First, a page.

On 10 November 2020, on air on Mtavari Arkhi, the third President of Georgia, Mikheil Saakashvili, made comments on the US presidential elections. Mr Saakashvili stated that Joe Biden is his close friend and added: “This is a man who visited Georgia first when the war broke out and delivered USD 1 billion in aid and who was nominated as candidate for US Vice-President after that because his visit and meeting with me was very helpful for Obama’s rating.”

Joe Biden visited Georgia after the 2008 war at the request of Mikheil Saakashvili and returned to the USA on 18 August 2008. Mr Biden was picked as the candidate for Vice-President on 23 August 2008 after that visit. However, Biden’s candidacy for that position had already been pondered prior to his visit to Georgia.

Cindy McCain, wife of John McCain and potential first lady of the USA, visited Georgia and met with Mikheil Saakashvili. John McCain himself expressed his support towards Georgia. Senator McCain has always been an outspoken critic of Russia and his criticism of Russia during the 2008 war and after was not an exception. Of note is that of the two presidential hopefuls, John McCain was the first who made remarks on war in Georgia.

However, controversies persisted that John McCain used the Russia-Georgia war to emphasise his foreign policy credentials. The Vietnam War veteran mentioned several times that he was a better fit to become a commander-in-chief as compared to his rival. Obama’s decision to pick Biden as his running mate was also followed by controversies. According to a popular theory, Obama selected Biden to strike a balance; in particular, for his experience in foreign policy.

Of note is that both Obama and McCain expressed their support towards Georgia during the campaign period. The Russian invasion of Georgia was also a matter for the first presidential debates. Therefore, it is impossible to determine whether or not this issue had a positive or any influence whatsoever on the candidates’ ratings. In addition, the candidates were mostly in agreement whilst speaking about Georgia and unanimously condemned the Russian aggression.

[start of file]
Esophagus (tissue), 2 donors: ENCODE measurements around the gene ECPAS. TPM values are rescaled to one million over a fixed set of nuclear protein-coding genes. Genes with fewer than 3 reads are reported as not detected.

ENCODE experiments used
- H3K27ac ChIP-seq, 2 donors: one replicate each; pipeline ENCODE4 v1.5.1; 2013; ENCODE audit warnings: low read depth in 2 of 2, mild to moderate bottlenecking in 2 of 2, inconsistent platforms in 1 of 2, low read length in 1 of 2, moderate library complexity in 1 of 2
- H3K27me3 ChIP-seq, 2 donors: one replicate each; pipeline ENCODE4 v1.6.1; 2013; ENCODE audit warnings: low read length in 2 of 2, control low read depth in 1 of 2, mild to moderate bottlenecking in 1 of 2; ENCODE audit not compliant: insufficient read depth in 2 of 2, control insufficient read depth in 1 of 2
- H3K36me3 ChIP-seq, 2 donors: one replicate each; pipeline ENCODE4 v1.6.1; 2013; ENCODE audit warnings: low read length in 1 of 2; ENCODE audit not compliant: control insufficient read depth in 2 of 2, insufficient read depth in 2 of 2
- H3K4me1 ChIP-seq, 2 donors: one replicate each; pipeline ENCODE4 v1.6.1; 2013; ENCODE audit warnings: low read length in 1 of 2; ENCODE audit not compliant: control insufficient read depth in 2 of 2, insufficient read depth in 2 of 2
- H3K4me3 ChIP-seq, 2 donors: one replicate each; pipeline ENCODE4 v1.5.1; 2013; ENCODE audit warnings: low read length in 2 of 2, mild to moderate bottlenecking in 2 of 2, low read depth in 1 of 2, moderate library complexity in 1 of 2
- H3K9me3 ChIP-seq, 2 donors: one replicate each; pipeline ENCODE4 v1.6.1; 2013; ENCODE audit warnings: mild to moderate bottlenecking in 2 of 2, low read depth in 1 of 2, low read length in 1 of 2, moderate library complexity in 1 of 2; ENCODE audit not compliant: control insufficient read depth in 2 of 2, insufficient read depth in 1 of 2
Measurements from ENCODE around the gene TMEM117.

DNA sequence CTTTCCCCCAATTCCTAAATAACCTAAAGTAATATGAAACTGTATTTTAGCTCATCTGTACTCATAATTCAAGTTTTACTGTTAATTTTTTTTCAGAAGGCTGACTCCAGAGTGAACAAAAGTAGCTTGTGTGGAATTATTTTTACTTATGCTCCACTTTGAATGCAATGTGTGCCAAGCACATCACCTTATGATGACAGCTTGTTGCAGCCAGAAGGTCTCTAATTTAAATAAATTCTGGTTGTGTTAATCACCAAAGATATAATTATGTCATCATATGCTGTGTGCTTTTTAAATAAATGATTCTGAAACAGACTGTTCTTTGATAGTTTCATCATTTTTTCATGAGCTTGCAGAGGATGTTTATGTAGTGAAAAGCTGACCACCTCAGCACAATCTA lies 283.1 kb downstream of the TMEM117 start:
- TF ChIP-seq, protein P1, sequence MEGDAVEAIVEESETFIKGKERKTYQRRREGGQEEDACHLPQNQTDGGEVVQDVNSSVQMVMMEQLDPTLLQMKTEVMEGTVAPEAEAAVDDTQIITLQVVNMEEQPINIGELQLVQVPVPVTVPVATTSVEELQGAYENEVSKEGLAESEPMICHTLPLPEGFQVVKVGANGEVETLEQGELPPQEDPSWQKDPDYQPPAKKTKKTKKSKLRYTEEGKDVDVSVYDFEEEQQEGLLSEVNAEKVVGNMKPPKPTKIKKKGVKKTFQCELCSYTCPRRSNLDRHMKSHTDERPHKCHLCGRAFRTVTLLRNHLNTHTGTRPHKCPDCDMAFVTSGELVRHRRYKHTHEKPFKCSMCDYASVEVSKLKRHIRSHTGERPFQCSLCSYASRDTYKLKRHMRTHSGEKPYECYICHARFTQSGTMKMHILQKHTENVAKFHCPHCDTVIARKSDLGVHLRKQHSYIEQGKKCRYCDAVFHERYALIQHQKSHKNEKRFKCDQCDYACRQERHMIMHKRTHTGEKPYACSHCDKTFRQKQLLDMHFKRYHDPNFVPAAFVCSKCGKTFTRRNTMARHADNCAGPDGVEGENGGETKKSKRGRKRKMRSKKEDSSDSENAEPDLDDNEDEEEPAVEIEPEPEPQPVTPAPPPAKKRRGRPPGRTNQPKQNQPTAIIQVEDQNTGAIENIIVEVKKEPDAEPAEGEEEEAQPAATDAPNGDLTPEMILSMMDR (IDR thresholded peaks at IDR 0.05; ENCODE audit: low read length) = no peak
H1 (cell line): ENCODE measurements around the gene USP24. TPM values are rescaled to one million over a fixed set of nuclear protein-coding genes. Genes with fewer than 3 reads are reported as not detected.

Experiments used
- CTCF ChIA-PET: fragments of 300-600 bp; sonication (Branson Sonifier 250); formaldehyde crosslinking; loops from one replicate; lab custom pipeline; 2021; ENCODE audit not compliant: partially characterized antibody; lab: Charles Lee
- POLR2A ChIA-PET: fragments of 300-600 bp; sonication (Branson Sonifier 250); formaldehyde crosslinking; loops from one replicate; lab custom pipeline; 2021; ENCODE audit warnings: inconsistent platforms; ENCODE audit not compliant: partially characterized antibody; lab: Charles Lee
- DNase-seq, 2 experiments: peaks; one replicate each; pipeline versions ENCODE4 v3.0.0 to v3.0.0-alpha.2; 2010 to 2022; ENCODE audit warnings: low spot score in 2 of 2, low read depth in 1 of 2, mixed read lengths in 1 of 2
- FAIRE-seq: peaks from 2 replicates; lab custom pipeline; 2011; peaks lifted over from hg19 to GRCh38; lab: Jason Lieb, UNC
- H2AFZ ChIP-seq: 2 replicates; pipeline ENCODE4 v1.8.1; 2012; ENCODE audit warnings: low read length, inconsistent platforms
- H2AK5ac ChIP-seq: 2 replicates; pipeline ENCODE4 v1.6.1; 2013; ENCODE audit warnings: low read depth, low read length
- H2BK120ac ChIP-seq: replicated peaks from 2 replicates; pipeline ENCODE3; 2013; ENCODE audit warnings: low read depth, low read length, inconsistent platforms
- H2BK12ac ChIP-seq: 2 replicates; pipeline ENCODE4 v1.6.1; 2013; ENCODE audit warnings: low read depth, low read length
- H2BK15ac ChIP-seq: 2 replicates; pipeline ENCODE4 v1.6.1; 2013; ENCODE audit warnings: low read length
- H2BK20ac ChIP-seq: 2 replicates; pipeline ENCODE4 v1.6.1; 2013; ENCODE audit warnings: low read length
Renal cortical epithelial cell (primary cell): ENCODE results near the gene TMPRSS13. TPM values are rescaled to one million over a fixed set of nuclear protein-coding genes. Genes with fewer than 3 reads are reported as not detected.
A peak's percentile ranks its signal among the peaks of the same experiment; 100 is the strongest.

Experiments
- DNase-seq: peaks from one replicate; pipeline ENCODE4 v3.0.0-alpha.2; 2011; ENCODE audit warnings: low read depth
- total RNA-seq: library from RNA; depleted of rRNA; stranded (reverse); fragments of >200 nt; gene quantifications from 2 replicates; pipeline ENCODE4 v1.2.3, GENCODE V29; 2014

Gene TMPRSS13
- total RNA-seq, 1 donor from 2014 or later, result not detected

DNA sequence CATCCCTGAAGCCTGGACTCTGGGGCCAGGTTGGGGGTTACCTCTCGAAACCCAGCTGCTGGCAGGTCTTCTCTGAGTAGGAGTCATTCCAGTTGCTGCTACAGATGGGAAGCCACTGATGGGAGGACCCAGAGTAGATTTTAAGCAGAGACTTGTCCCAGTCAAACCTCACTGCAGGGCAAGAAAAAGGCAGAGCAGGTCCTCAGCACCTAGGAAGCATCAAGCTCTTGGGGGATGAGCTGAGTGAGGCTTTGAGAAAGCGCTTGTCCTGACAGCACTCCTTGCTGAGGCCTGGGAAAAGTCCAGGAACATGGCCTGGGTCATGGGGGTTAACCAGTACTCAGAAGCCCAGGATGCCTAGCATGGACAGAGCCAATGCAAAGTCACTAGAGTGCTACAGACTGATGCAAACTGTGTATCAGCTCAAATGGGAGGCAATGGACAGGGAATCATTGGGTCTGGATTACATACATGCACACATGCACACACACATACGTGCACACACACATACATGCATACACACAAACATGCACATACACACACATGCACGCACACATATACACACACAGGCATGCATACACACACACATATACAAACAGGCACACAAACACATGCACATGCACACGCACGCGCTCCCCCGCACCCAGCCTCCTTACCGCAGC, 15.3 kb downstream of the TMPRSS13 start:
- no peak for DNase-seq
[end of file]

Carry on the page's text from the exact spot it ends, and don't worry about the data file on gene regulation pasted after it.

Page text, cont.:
However, it is easy to delineate those important issues and aspects which played a crucial role on the ratings and, consequently, on the election outcome.

The 2008 US presidential election campaign was punctuated by significant domestic and foreign policy crises. Of those, the most pressing issues were the 2007-2008 economic crisis as well as the US involvement in the Iraq War. Therefore, the economy and the war in Iraq loomed larger for the 2008 election campaign and were key subjects in the debates between the Democratic Party candidate Barack Obama and the Republican Party candidate John McCain.

During the 2008 election campaign, both candidates were able to build their campaign on these important issues.

According to the influential American polling company, Pew Research, the top five issues for the 2008 election voters were as follows: 1. Economy – 87%, 2. Energy – 77%, 3. Healthcare – 73%, 4. Education – 73% and 5. Iraq – 72%.

Table 1: List of Voter Concerns for US Presidential Elections in 2004 and 2008

Source: Pew Research

The 2007-2008 world economic crisis significantly affected the fate of the presidential elections. George W. Bush’s failure to tackle the economic crisis and his rising unpopularity impacted McCain as a candidate since he was nominated from the same party where the then incumbent president belonged. This was also reflected on the ratings. From April 2008, McCain took the lead in polls only once, in September 2008. His boost was preceded by the Republican Party convention where he was officially nominated as the candidate for president.